What is Segregation?
Segregation is defined as the act of separating individuals or groups from one another. However, within a legal and historical forum the term ‘Segregation’ carries far more weight than the generalized definition. Segregation, also classified as Racial Segregation, is the act of separating individuals or groups from one another as a result of racial prejudice and unethical biases.
The steps towards Segregation and its subsequent abolishment can be traced to the slave trade, which was responsible for the deplorable transport of hundreds of thousands of slaves onto the shores of the United States.
Subsequent to the inception of slavery within the United States, the African-American population was subjected to some of the most egregious and inhumane treatment that has ever occurred within the history of the country. It was not until the end of the Civil War that the African-American population gained their freedom from slavery.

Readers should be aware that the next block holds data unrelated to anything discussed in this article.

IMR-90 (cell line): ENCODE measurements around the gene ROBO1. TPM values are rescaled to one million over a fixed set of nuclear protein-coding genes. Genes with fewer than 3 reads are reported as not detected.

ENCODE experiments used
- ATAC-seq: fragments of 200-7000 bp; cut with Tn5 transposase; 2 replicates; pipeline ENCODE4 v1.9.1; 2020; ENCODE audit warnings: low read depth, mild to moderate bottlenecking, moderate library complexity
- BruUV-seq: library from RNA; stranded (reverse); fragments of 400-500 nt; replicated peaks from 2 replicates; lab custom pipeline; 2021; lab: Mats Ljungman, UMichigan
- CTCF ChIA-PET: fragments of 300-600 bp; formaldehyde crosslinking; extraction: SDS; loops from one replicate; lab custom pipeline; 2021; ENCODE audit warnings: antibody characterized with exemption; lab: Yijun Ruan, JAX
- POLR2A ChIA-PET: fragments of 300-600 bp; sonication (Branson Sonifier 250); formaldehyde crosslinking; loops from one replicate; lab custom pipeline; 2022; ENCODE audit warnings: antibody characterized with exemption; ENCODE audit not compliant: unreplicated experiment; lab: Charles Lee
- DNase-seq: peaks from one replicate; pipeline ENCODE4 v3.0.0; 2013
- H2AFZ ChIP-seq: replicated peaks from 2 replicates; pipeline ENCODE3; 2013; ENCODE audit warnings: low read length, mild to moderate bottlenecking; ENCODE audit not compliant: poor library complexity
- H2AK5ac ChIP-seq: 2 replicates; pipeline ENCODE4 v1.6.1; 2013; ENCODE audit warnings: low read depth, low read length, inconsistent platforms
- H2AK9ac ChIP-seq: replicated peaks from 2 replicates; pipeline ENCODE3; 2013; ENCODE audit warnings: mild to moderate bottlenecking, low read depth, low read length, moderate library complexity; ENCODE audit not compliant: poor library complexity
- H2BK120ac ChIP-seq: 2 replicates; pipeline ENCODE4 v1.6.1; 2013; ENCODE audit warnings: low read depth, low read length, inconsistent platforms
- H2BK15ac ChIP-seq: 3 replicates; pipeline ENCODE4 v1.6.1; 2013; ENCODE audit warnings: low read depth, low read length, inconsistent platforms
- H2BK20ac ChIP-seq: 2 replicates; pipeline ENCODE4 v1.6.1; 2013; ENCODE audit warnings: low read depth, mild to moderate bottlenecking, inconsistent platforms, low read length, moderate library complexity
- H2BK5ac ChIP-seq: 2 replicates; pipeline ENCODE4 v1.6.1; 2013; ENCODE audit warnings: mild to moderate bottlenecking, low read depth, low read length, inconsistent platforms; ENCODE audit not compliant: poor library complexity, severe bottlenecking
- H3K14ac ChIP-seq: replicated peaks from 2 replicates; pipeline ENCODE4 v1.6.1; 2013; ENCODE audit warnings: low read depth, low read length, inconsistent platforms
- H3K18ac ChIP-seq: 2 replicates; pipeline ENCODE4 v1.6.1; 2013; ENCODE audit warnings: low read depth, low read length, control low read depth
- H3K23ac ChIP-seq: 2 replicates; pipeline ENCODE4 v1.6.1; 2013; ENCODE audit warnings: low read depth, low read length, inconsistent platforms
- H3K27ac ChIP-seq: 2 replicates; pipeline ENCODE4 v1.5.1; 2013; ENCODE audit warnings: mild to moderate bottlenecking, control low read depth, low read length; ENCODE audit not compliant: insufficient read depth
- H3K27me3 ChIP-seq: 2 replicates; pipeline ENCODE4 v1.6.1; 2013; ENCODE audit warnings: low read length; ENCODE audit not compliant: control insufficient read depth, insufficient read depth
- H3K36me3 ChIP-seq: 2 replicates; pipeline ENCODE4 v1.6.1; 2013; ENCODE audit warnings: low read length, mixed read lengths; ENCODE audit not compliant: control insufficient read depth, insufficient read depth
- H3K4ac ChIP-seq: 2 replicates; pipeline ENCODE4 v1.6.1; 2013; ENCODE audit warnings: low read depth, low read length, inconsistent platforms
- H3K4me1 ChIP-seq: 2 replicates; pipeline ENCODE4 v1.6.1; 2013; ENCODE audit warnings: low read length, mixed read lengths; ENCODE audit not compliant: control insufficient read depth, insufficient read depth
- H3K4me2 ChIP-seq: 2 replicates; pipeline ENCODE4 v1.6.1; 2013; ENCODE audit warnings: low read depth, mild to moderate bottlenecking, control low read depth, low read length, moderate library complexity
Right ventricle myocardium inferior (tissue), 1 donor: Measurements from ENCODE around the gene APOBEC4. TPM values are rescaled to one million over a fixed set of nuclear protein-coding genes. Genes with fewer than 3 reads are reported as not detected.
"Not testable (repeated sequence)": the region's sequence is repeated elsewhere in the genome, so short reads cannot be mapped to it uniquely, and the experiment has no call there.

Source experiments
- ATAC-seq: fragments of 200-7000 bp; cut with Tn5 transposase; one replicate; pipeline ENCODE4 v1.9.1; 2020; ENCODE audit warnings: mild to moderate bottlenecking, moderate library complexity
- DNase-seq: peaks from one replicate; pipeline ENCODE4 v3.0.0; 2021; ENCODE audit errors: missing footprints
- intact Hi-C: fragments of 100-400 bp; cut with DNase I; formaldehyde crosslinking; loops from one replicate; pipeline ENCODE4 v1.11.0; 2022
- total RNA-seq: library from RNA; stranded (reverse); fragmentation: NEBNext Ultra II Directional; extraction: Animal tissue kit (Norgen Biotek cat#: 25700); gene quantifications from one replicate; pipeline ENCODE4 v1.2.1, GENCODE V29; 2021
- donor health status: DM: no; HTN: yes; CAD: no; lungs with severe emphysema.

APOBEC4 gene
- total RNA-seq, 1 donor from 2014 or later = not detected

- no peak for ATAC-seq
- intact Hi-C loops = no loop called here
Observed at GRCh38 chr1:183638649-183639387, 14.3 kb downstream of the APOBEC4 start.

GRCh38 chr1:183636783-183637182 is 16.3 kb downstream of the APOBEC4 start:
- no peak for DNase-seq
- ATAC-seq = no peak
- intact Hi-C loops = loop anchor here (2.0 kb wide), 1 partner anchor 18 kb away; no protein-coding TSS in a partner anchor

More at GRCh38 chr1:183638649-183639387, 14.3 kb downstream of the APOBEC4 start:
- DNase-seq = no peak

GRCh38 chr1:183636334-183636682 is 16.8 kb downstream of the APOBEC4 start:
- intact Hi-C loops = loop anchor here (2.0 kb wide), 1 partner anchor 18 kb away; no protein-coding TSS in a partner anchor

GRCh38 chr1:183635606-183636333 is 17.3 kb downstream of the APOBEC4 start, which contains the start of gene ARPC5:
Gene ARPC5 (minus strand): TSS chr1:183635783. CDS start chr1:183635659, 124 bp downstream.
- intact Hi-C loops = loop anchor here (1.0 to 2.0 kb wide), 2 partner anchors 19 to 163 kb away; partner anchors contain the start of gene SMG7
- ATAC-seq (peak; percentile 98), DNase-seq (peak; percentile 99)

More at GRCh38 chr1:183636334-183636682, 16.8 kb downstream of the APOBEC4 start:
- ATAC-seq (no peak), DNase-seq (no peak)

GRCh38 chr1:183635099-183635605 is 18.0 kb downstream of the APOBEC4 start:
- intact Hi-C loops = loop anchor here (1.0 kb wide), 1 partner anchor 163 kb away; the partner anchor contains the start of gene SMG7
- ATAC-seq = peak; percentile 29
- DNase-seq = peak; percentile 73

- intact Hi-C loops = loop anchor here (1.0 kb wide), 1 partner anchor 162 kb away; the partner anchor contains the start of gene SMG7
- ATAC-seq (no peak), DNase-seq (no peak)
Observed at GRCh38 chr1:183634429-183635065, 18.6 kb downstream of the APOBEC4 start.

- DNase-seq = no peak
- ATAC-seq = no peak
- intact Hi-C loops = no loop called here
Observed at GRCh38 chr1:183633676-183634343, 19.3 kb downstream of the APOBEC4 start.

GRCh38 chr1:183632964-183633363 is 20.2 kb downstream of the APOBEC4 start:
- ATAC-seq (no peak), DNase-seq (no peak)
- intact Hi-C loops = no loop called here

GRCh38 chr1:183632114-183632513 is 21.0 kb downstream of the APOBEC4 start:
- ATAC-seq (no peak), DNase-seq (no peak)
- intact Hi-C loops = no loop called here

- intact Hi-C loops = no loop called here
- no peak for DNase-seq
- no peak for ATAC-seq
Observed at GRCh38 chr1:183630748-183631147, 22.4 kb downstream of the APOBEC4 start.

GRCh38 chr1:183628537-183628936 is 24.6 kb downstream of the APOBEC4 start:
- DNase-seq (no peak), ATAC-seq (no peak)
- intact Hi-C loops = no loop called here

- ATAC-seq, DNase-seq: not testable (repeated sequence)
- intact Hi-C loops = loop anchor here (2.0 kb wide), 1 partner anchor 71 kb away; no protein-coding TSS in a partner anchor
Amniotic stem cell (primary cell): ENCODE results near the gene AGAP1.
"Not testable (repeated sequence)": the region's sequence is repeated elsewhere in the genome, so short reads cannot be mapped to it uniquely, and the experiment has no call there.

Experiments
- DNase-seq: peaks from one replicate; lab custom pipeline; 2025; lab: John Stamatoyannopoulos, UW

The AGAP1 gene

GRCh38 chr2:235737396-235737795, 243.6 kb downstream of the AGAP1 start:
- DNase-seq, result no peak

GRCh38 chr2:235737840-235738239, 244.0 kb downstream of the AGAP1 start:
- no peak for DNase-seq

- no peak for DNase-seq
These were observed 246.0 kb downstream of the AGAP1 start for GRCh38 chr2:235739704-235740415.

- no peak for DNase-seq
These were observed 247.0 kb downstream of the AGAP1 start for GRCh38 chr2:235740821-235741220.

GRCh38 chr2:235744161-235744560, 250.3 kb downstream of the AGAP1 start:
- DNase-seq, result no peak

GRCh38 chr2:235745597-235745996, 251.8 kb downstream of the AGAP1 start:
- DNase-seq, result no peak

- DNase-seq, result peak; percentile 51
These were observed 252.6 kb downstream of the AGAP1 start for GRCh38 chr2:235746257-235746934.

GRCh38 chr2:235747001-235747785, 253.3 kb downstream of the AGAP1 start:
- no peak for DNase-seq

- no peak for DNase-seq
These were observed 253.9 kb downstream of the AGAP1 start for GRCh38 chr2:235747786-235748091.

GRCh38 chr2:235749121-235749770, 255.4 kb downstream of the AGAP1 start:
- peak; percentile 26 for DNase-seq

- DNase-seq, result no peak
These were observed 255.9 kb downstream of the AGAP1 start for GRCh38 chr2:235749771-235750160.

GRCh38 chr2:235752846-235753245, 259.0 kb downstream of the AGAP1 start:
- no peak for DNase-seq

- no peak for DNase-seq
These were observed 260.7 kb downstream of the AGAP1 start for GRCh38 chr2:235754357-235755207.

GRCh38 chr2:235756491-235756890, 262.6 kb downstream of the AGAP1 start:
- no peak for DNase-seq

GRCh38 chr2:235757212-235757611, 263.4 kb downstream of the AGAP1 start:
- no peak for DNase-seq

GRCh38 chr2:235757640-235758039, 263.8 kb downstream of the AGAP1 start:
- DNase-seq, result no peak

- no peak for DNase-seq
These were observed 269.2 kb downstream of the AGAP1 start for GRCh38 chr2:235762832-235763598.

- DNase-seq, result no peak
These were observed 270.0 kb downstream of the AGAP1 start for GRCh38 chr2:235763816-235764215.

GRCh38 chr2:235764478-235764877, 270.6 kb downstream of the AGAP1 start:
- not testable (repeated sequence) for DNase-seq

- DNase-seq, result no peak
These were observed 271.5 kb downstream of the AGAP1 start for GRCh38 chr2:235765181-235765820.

Segregation and the Jim Crow Laws
Subsequent to the end of the Civil War, the Jim Crow Laws were established in 1873. These laws instituted racial Segregation on the part of minorities. However, they were primarily applicable to African-Americans. The Jim Crow Laws stated that African-Americans were to be treated and regarded as ‘Separate but Equal’, which meant that they would be afforded the equal rights and freedoms of the general Caucasian population, but were to be kept segregated.
The Civil Rights Act of 1964
Only until 1964, through the passing of the Civil Rights Act, was Segregation finally abolished.